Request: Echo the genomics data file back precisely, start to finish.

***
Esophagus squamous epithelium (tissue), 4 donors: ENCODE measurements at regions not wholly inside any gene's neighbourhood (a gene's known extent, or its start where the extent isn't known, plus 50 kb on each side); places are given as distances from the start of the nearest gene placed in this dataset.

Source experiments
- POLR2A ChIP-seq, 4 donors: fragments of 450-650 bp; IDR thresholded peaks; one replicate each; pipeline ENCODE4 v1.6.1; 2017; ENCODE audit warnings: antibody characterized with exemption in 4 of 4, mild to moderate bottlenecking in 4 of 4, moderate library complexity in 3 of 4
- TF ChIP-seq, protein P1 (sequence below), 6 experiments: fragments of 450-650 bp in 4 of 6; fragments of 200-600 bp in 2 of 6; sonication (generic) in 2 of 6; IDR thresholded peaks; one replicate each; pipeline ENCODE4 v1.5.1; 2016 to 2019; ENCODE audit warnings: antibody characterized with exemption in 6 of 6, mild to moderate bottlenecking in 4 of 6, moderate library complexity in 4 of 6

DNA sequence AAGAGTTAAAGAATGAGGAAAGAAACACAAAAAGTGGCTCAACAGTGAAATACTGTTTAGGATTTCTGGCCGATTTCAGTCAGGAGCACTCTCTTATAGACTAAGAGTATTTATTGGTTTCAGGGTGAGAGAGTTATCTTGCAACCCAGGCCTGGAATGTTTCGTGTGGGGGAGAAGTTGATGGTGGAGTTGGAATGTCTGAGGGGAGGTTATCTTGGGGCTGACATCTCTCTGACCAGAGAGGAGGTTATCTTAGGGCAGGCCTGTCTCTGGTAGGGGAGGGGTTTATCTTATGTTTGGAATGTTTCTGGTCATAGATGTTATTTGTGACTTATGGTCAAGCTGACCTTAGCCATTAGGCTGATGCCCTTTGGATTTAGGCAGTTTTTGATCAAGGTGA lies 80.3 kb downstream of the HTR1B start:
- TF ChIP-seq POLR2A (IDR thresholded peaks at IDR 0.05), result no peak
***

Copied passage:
Esophagus squamous epithelium (tissue), 4 donors: ENCODE measurements at regions not wholly inside any gene's neighbourhood (a gene's known extent, or its start where the extent isn't known, plus 50 kb on each side); places are given as distances from the start of the nearest gene placed in this dataset.

Source experiments
- POLR2A ChIP-seq, 4 donors: fragments of 450-650 bp; IDR thresholded peaks; one replicate each; pipeline ENCODE4 v1.6.1; 2017; ENCODE audit warnings: antibody characterized with exemption in 4 of 4, mild to moderate bottlenecking in 4 of 4, moderate library complexity in 3 of 4
- TF ChIP-seq, protein P1 (sequence below), 6 experiments: fragments of 450-650 bp in 4 of 6; fragments of 200-600 bp in 2 of 6; sonication (generic) in 2 of 6; IDR thresholded peaks; one replicate each; pipeline ENCODE4 v1.5.1; 2016 to 2019; ENCODE audit warnings: antibody characterized with exemption in 6 of 6, mild to moderate bottlenecking in 4 of 6, moderate library complexity in 4 of 6

DNA sequence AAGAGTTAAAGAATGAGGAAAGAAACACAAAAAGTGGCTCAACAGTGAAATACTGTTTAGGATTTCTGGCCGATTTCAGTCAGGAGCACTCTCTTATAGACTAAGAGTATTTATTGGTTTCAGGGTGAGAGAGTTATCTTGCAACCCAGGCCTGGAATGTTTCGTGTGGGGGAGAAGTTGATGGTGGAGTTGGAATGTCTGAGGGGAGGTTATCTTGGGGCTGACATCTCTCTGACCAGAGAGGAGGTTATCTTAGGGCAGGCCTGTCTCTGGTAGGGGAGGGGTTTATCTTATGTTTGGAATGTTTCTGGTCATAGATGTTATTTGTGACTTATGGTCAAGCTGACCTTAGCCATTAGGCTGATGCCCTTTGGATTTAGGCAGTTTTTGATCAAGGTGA lies 80.3 kb downstream of the HTR1B start:
- TF ChIP-seq POLR2A (IDR thresholded peaks at IDR 0.05), result no peak